Intel has a problem and AMD solved it on the new Kaby-G “8th Gen Intel Core Processors With Radeon RX Vega M Graphics”. The chips are a new class of product on the market but the marketing is hilariously funny.
SemiAccurate told you about Kaby-G when they were unveiled in early November and now Intel is putting out a little more information, none of which should be a surprise. The short version is you take an AMD Vega Mobile part, tweak the package a bit, and slap it beside an Intel CPU and you have Kaby-G.
Lets start out with the marketing, note the name says Radeon RX Vega M Graphics, not AMD graphics. For some reason Intel seems averse to mention AMD and SemiAccurate can’t figure out why. In the entire presentation there is no mention of AMD, only Radeon, even the chips shots have the markings Photoshopped off. Intel goes to great lengths to stay on message, and the contortions are painful to watch. During AMD’s recent tech day, they named Intel multiple times rather than saying AMD Radeon Vega with Core CPU from unknown vendor, but we again can’t explain this disparity.
Note the sizes of the dies
As you can see from the above slide, Intel is breathlessly claiming that Kaby-G is a groundbreaking new technology and hoping all the technically illiterate echo back EMIB without understanding it. EMIB is an interposer that is selectively embedded into a package PCB to save a small bit of cost, in theory. What you save on interposer area you add back in package assembly cost and yield losses. Intel won’t talk about such things so you know it isn’t doing nearly as well as they hoped. Interposers are pretty cheap, a handful of metal layers and vias on a 65nm process are about as inexpensive as you can get so at best the cost differential is minor.
Back to the story at hand, EMIB is so revolutionary that Intel is not using it on their CPU, they are just connecting the AMD GPU to the HBM2 memory on what looks like a fairly vanilla 24CU Vega-M part. The connection between the Kaby Lake CPU and the GPU is, wait for it, plain old PCIe3 8x. The ‘magic’ is that it is run over the package PCB not an external slot.
Also note that the Z-height, a critical factor in modern notebooks, is the exact same 1.7mm as a Vega-M discrete GPU. Why is this important? It looks like EMIB saves ~0mm in Z-height versus a much simpler to manufacture interposer. Interesting, no?
The specs in question
There are five Kaby-G CPUs, now all classed as “8th Generation Core” which means a 3rd rewarming of the Skylake architecture. The specs are pretty straightforward, take a Kaby Lake ~7700 class device, make the package bigger, and put a discrete AMD GPU on it. Voila, magic, or so the claim goes.
What is really unique about Kaby-G is that it brings a desktop class discrete GPU into their package. Why do we say desktop? 65W and 100W TDPs from a base of a 45W or 65W CPU. Intel didn’t break out CPU power and GPU power, but the specs line up with the two linked CPUs pretty closely, there isn’t going to be a big delta between a Kaby and a Kaby-G there. Intel claims that it has the, “Up front design benefit of a 17.5W” CPU on a 45W part.
So now you can buy an Intel CPU with real graphics that work. Better yet you get all the AMD Radeon goodies with it, Chill, WattMan, FreeSync, and ReLive, not the technically functional Intel drivers. If that doesn’t put to rest the issue that Kaby-G is a repackaging exercise rather than a real integration play, nothing will.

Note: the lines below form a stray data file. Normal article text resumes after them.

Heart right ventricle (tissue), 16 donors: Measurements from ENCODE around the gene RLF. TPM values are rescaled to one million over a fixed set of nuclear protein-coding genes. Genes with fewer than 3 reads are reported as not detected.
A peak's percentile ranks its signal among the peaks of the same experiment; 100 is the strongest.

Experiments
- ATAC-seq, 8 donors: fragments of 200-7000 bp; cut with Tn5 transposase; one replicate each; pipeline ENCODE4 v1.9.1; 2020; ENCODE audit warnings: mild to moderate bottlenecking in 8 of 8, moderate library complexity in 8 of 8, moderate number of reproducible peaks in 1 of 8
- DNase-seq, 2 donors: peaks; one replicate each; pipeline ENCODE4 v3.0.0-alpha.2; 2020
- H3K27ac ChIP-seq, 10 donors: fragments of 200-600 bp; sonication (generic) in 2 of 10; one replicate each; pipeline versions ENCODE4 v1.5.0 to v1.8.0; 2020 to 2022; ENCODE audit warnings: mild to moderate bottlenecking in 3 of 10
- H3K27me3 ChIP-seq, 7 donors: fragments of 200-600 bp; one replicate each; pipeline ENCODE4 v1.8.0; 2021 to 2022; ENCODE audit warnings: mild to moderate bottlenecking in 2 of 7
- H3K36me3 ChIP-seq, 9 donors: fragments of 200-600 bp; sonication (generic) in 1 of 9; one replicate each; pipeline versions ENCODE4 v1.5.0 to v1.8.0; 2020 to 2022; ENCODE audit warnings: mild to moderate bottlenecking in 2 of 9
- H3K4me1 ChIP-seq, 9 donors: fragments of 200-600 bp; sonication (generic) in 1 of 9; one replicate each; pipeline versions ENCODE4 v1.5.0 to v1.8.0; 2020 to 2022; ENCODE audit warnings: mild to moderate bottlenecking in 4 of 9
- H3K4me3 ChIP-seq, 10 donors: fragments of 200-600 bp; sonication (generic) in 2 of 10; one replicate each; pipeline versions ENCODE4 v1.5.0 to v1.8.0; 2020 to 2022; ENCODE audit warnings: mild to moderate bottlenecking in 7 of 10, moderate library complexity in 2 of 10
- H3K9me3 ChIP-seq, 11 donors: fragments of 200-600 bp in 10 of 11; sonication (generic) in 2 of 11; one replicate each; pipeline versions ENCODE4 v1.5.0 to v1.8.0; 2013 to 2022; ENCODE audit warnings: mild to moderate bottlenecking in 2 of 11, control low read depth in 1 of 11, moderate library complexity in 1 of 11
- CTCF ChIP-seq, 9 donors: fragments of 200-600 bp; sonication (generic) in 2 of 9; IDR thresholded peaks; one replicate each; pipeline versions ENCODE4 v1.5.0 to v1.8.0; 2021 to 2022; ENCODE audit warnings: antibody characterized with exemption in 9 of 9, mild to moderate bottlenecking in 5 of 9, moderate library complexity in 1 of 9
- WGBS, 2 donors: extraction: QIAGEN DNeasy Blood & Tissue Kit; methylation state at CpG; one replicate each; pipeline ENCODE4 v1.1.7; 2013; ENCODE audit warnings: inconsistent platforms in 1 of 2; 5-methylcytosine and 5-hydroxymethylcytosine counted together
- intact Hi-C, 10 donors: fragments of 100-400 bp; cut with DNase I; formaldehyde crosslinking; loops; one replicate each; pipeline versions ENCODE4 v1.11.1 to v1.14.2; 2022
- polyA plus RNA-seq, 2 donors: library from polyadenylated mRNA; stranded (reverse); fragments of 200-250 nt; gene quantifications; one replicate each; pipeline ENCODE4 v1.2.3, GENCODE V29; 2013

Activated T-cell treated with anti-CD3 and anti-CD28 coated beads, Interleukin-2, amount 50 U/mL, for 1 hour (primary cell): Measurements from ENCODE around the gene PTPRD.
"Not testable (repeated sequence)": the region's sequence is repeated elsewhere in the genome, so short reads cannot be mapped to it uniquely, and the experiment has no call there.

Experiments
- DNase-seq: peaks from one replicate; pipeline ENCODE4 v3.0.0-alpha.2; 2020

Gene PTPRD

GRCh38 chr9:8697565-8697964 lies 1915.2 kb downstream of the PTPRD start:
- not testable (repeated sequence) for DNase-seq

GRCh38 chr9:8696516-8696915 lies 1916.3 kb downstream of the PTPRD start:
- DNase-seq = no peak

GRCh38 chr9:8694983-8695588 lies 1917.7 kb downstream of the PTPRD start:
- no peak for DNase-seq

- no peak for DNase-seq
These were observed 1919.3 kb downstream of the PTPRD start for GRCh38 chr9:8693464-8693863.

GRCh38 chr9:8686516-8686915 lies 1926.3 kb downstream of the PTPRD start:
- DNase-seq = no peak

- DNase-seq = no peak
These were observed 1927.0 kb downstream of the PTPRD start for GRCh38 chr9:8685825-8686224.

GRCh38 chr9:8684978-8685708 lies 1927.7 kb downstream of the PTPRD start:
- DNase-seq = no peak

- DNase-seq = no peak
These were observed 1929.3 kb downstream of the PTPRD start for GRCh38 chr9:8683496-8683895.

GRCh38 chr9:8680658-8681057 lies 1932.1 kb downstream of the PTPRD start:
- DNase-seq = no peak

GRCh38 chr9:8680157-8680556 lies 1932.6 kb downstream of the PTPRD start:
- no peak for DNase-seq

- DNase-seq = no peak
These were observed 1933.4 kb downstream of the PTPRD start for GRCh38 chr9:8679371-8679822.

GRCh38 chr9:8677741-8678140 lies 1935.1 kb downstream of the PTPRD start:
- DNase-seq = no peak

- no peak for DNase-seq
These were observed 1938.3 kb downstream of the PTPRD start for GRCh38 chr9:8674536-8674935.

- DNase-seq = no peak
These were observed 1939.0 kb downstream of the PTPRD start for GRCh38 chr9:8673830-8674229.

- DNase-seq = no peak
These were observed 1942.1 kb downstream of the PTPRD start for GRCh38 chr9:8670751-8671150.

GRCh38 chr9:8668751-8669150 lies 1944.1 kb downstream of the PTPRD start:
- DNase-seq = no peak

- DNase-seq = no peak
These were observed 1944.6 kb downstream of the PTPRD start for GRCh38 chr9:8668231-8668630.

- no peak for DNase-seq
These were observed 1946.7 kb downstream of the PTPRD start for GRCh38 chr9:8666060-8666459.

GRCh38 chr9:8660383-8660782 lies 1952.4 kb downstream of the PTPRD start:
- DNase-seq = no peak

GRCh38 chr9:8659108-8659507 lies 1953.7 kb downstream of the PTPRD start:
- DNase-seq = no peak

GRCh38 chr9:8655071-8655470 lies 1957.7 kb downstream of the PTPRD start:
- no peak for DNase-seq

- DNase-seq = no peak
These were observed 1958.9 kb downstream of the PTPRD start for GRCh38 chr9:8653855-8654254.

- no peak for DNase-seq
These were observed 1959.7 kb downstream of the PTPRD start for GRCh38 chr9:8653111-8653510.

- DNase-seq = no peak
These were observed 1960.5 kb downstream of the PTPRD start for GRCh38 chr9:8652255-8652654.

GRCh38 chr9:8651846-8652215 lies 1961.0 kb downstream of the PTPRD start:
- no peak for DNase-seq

LEDs aren’t cheap
That brings us to two more questions, price and applicability, both pretty intertwined. Price is pretty humorous in that Intel refused to give it out. The numbers floating around the press sewing circle is that the NUC pictured above is going to cost $799 for the 65W parts and $999 for the 100W versions. Do note that this is just for the PCB, case, and CPU, not RAM, storage, and OS. You can buy or build one hell of a high-end gaming PC for the $1500 a NUC system with Kaby-G will cost. It looks like nothing changed at Intel on the pricing front.
Kaby-G seems to add between $200 and $400 to the price of a bare NUC system which lines up nicely in the “don’t buy this you idiot” class of PCs. More importantly it also corroborates what OEMs were telling SemiAccurate a year ago when Intel was pitching Kaby-G to them, the price was laughable. It is the same situation as Haswell with Crystalwell, it is cheaper to buy a faster discrete part, memory for it, added battery (in mobile configurations), and OEMs still ended up ~$10 better off.
Haswell with Crystalwell was laughed out the door at most OEMs so Intel was rumored to have paid Lenovo significant money to put SOMETHING out with it. Now you will see Kaby-G have the same warm reception, it is priced laughably and will be on the market as a halo, not a volume part. Think MDF incentives aplenty.
And this is a shame because it could be really good, it has all the pieces to do the right thing for the right reason. It is a new class of product that really blends a solid CPU with a real discrete class GPU. Sure the packaging choices puts all the wattage in a tight area and aims it at small form factors so you will get throttling to silly levels unless an OEM really put the engineering effort into it, unlikely for a low volume halo, but in theory it should rock. Then there is that price, ouch.S|A
Latest posts by Charlie Demerjian (see all)
- AMD’s Rome is going to be a monster CPU - Jul 17, 2018
- Intel launches Xeon E-2100 workstation line - Jul 12, 2018
- How is Intel going to cool Cooper Lake-AP? - Jul 11, 2018
- AMD and Synaptics team up for secure PC biometrics - Jul 11, 2018
- A few more bits about Cooper Lake come out - Jul 10, 2018